The spread of COVID-19 is staggering American small businesses. The U.S. could lose five million jobs due to the virus, The Wall Street Journal reports.
In response, the federal government has activated federal disaster loans through the U.S. Small Business Administration (SBA).
All states have now been declared eligible for Economic Injury Disaster Loan assistance.
The program, which operates independently of banks, offers up to $2 million in assistance per small business to be repaid over a maximum of 30 years.
The application process can be cumbersome and difficult, said Cashin White, director of SBA Lending at BOK Financial®. Here are White's five tips for business owners considering applying for assistance.
1. Don't wait.
Businesses across the U.S. are eligible to apply, and White expects the online application to be flooded for some time. "The online application process likely won't be perfect," White said. "I have heard about a variety of website issues as the site is continually being inundated with applicants, but I highly encourage eligible businesses to apply as soon as possible since it is first come, first served."
2. Who can apply?
The program is aimed at businesses with less than 500 employees. The most relevant factor is if your company has been directly impacted by the pandemic. Applicants should be aware that accepting funding through one federal loan program may preclude you from applying for another, White warns. However, just applying does not disqualify you.
"I encourage people to stop guessing if they qualify and just apply," White said. "It would be much better to go through the application process and be offered the loan in 30 days and to decide you don't need it, than to wait until May to apply and have the funds run out."
3. Save your work.
White recommends applicants take care to complete every step in the application process and submit all required documentation to avoid slowing the process. Applicants should choose a memorable password and save their progress along the way to avoid having to backtrack if anything should happen with the website.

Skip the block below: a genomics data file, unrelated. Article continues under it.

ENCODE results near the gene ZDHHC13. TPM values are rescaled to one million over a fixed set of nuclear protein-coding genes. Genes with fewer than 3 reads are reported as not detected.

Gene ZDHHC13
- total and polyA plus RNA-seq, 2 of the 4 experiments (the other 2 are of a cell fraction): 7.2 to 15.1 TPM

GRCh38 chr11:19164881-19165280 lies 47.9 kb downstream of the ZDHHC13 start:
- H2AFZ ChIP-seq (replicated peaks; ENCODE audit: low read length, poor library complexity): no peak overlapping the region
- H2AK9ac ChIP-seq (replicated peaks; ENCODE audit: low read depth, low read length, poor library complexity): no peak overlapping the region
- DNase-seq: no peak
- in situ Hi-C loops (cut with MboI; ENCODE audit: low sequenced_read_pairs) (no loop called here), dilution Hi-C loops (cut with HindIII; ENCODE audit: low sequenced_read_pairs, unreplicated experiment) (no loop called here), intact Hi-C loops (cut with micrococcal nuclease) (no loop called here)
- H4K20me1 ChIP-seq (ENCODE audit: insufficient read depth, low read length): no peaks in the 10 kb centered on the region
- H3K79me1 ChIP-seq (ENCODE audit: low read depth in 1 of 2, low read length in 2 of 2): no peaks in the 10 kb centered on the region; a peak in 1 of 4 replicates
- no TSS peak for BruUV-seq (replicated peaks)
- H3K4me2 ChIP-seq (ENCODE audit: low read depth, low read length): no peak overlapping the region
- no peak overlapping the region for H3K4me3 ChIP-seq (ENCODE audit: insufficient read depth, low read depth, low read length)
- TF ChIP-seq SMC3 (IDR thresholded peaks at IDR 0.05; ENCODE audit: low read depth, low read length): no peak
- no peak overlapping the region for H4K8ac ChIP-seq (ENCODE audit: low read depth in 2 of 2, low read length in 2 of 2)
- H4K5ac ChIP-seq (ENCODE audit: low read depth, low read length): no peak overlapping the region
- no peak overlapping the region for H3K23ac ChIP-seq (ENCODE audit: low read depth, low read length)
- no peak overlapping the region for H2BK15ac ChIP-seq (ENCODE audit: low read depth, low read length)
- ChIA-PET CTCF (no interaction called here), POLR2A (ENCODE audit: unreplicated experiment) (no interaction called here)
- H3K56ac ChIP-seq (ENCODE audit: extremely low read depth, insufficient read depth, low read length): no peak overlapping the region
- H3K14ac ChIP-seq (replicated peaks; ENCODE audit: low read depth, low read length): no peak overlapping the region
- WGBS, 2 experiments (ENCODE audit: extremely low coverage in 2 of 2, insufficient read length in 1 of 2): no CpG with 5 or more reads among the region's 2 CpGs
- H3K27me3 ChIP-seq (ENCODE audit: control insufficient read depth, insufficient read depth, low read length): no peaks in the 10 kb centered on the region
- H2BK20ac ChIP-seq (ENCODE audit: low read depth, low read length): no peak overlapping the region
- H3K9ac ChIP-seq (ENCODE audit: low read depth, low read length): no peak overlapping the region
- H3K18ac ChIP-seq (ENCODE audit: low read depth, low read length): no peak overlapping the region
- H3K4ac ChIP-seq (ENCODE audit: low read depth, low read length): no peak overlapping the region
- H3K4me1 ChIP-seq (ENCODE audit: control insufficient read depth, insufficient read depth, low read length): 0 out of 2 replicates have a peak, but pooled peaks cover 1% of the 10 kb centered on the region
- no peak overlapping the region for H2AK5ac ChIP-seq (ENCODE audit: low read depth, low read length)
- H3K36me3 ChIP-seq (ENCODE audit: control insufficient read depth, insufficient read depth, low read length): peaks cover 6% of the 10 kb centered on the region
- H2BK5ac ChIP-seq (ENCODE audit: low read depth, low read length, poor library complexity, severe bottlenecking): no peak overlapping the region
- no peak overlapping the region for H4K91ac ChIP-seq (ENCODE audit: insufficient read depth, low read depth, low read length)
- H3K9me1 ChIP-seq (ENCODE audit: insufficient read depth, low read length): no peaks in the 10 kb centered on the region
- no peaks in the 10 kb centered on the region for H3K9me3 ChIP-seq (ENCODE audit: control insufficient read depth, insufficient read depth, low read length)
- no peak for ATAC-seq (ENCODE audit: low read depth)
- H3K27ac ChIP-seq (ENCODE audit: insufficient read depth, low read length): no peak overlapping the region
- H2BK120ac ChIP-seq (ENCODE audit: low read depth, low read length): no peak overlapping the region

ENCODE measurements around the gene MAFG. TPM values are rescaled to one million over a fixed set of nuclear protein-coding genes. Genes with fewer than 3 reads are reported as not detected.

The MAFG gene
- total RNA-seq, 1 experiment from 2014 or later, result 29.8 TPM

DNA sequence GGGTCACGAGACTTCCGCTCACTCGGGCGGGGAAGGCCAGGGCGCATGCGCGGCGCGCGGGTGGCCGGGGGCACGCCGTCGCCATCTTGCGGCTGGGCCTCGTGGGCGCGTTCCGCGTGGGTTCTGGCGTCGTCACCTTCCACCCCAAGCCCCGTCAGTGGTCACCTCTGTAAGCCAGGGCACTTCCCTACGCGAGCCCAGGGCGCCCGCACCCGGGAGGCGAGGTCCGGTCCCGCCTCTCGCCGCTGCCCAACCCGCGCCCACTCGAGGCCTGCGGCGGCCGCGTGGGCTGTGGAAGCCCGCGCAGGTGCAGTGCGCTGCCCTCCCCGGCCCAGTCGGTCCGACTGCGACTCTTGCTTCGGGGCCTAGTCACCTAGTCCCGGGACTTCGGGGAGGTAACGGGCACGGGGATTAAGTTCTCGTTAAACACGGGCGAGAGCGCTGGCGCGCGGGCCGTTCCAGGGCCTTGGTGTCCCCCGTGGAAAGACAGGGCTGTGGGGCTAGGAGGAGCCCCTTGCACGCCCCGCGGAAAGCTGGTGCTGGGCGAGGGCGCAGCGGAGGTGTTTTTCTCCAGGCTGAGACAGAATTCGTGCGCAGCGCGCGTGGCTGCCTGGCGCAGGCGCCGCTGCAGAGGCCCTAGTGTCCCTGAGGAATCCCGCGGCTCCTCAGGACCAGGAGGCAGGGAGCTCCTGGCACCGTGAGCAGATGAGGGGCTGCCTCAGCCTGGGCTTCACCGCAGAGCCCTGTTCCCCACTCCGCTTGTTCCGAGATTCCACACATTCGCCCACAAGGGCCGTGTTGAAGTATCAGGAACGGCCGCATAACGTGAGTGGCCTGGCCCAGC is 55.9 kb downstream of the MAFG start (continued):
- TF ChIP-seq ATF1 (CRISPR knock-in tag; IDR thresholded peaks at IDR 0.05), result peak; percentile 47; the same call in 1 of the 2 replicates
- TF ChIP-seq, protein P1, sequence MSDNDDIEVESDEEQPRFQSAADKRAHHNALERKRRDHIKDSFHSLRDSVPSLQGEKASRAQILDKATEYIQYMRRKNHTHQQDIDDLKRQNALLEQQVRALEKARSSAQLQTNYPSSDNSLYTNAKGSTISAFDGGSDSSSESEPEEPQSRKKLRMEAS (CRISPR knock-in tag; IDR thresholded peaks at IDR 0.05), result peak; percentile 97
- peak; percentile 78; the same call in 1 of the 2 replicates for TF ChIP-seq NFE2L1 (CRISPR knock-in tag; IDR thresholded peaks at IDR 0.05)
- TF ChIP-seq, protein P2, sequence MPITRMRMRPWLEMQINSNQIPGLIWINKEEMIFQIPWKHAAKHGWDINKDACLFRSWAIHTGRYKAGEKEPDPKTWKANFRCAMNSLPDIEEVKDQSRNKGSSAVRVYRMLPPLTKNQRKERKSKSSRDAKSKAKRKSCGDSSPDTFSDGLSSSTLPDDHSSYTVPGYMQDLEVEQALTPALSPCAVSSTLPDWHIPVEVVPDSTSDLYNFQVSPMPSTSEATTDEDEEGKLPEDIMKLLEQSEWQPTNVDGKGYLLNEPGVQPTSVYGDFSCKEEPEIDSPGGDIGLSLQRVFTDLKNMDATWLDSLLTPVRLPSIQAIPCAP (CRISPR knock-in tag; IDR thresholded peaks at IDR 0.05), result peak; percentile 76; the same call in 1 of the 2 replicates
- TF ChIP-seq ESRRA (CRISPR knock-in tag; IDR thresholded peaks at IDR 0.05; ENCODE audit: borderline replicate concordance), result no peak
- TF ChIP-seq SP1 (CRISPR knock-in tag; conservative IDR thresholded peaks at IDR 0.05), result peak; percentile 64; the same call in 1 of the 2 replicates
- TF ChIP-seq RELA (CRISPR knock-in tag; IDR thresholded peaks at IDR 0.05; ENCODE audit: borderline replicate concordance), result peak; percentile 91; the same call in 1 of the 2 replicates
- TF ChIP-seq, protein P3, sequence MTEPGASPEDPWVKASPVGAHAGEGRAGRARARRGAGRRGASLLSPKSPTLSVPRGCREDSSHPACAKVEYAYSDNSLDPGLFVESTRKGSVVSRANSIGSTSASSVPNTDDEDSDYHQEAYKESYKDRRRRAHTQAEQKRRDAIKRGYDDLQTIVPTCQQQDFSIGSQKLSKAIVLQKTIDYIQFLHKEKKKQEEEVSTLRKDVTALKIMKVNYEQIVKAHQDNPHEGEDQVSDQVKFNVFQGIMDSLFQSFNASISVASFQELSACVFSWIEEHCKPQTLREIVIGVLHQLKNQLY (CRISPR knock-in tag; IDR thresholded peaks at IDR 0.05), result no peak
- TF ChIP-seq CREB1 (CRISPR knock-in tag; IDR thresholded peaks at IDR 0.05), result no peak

4. Consider your options.
Business owners with access to other financing options, such as personal liquidity or traditional bank financing, should consider those first. "Some owners may be in a position to personally contribute to keep their businesses afloat. The SBA will likely approve loans for businesses that have seen a dramatic decline in revenue due to the pandemic and have little access to credit elsewhere," White said.
You should also be aware that SBA requires personal guarantees and will look to take personal assets as collateral if they are available, White said.
5. Know what it covers.
Funds are meant to be used for fixed costs such as rent, payroll, fixed debt and accounts payable, among others. Initial loan payments may be deferred up to 12 months. The disaster loans are not intended to be used for buying a building, purchasing a business or saving for later, White said.
White encourages business owners to talk to their existing banker about traditional financing options while simultaneously exploring SBA loan programs and options available through other resources. In addition to the SBA website, local resources include Small Business Development Center or a regional SBA office for assistance.
Additionally, review options through your chamber of commerce and office of economic development for locally based financing and grant opportunities.
"Borrowers need to be prepared that if they apply today, it might be a month or longer until the funds are in their account. They have to find a way to survive April," White said.